Dems consider shutting off debate on roads bill
A powerful state senator said he and his Democratic colleagues will consider shutting off debate on Thursday on a bill that would use $1 billion over 10 years to improve roads and bridges.
Sen. Lowell Barron, D-Fyffe, said they might stop debate and try to move forward with a vote if they do not believe the Republicans are serious about moving forward on Thursday.
The Senate has debated the bill for three business days, much of it slowdown tactics by Republicans, and is expected to continue debate on Thursday.
If the Legislature passes the bill, people would vote on whether they wanted the program in November and the work could begin in 2011.
Republicans have concerns about taking $100 million a year for 10 years from the Alabama Trust Fund, royalties the state receives from oil and gas. Some of the money is used for the General Fund budget.
"I just don't think now is the time to jeopardize the trust fund or the savings account of the state of Alabama," said Sen. Del Marsh, R-Anniston.
Sen. Scott Beason, R-Gardendale, said it makes sense to leave the money and live off of the interest. If money is pulled out, he said there are millions and millions of dollars in interest the state will never see.
Sen. Larry Means, D-Attalla, plans to introduce an amendment that would place a floor at $2 billion, which would automatically halt the program if it reached that level and keep it parked until the principal climbed back above $2 billion again.
Sen. Ben Brooks, R-Mobile, believes the floor should be at least $2.5 billion and took up much of Tuesday afternoon discussing his proposal.
Barron, chairman of the committee that decides which bills come to the Senate floor for debate, thought they might vote on Tuesday. He said he had concerns about voting cloture, or shutting down debate, because it often creates hard feelings, which he did not want so early in the session. Barron, the Senate sponsor of the bill, said they have the 21 votes necessary to pass the bill in the Senate and he expects at least 25 votes. The House sponsor of the bill is Rep. Billy Beasley, D-Clayton.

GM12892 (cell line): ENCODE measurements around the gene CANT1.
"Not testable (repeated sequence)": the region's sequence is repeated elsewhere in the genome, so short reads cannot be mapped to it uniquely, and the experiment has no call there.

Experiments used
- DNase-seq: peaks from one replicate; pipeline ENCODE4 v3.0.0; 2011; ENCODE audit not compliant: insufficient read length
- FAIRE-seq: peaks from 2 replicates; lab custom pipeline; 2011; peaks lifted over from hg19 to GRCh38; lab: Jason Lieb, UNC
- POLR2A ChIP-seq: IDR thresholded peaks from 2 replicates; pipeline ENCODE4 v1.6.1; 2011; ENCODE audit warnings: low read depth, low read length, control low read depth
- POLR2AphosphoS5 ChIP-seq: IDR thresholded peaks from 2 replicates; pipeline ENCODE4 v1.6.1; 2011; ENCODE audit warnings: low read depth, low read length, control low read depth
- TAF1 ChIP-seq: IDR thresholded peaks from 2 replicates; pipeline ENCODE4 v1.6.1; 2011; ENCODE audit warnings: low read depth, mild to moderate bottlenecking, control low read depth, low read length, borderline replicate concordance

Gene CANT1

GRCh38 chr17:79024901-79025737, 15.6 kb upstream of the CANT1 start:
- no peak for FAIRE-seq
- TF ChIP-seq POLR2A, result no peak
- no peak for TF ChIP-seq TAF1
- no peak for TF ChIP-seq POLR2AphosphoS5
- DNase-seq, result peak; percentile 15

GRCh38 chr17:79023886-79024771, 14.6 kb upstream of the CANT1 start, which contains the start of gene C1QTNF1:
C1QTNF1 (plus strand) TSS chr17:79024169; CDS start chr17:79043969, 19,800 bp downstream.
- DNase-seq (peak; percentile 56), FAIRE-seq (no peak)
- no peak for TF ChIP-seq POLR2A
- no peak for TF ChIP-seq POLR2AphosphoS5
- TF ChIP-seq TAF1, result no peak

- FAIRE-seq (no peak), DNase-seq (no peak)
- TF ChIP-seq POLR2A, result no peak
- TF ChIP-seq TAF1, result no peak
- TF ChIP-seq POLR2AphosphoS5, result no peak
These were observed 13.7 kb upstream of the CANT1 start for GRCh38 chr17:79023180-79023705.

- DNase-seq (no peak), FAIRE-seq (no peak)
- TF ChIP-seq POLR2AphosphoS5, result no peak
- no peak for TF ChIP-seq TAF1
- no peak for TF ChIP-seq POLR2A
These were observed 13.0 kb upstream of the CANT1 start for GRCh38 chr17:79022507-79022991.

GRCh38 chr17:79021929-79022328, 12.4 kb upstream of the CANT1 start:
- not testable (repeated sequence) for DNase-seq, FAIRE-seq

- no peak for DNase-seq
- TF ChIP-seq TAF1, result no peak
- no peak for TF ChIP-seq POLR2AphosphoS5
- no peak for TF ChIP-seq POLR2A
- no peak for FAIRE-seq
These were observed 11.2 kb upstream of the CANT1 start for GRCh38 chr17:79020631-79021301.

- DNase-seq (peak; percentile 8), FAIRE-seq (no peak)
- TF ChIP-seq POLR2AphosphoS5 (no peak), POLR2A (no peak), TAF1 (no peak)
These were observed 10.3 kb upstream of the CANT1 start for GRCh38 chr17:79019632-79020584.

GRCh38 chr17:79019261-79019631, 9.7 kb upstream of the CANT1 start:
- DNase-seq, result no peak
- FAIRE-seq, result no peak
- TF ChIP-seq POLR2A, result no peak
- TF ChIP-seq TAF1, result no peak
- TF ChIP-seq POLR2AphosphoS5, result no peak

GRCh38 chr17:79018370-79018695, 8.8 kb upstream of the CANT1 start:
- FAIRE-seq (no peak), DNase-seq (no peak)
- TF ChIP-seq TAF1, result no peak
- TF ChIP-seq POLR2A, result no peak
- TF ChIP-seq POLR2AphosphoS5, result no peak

Barron, Beasley, and about a dozen other senators joined road builders for a Tuesday press conference between the State House and large equipment the builders parked along South Union Street.
They called on Republicans to stop delaying.
Beasley said the work would make Alabama roads and bridges safer.
Barron said the bill is more important now with unemployment at 11 percent. He said about as many people are underemployed.
Lee Gross of Ozark Striping Company, which he said has 125 employees, said the unemployment rate in the construction industry is 18 percent.
State Sen. Roger Bedford, D-Russellville, said people could already be working if Republicans did not kill the bill a year ago.
Beasley and Barron said the bill would create 30,000 jobs, a number Republicans have disputed.
Supporters of the bill said the job creation information is from the Federal Highway Administration.
Marsh said that would equate to workers making less than $2 an hour.
State Sen. Larry Dixon, R-Montgomery, said the trust fund should be "sacrosanct" and the principal of the money should not be touched because revenues are is used for corrections, public health, and public safety.
"When you're having trouble funding government, you deplete one of the major sources by depleting the trust fund," he said.
Dixon is concerned that the money will be discretionary and handed out to friends of Democrats. The senator said the bill is the "biggest pork project ever."
He said there is language to diminish some of that discretion, but that projects will be line-itemed in the General Fund.
The appropriation, according to the bill, "may be made in either the general appropriation act or a separate appropriations act." Dixon believes that puts the discretion in the hands of the General Fund budget committee.
"No committee in the Legislature ought to have that discretionary money," he said.
While the money will be directed to projects in cities, counties and congressional districts, Dixon said no language in the legislation states that the money will be turned over to local governments.
Barron said there is not language that would make the money discretionary. He said most of it would go to the Alabama Department of Transportation or to local governments that would spend it.
"They make decisions on how that is spent," Barron said.
Seventy-five percent of the money would go to the Alabama Department of Transportation and 25 percent would go to cities and counties.
Barron and Bedford criticized proposals by some Republicans, one by Marsh and one by gubernatorial candidate Tim James, that would allow counties to increase their gas tax and that would use bonds to fund construction, respectively.
They called those terrible ideas that either increases taxes or increased the state's debt.
-- posted by Sebastian Kitchen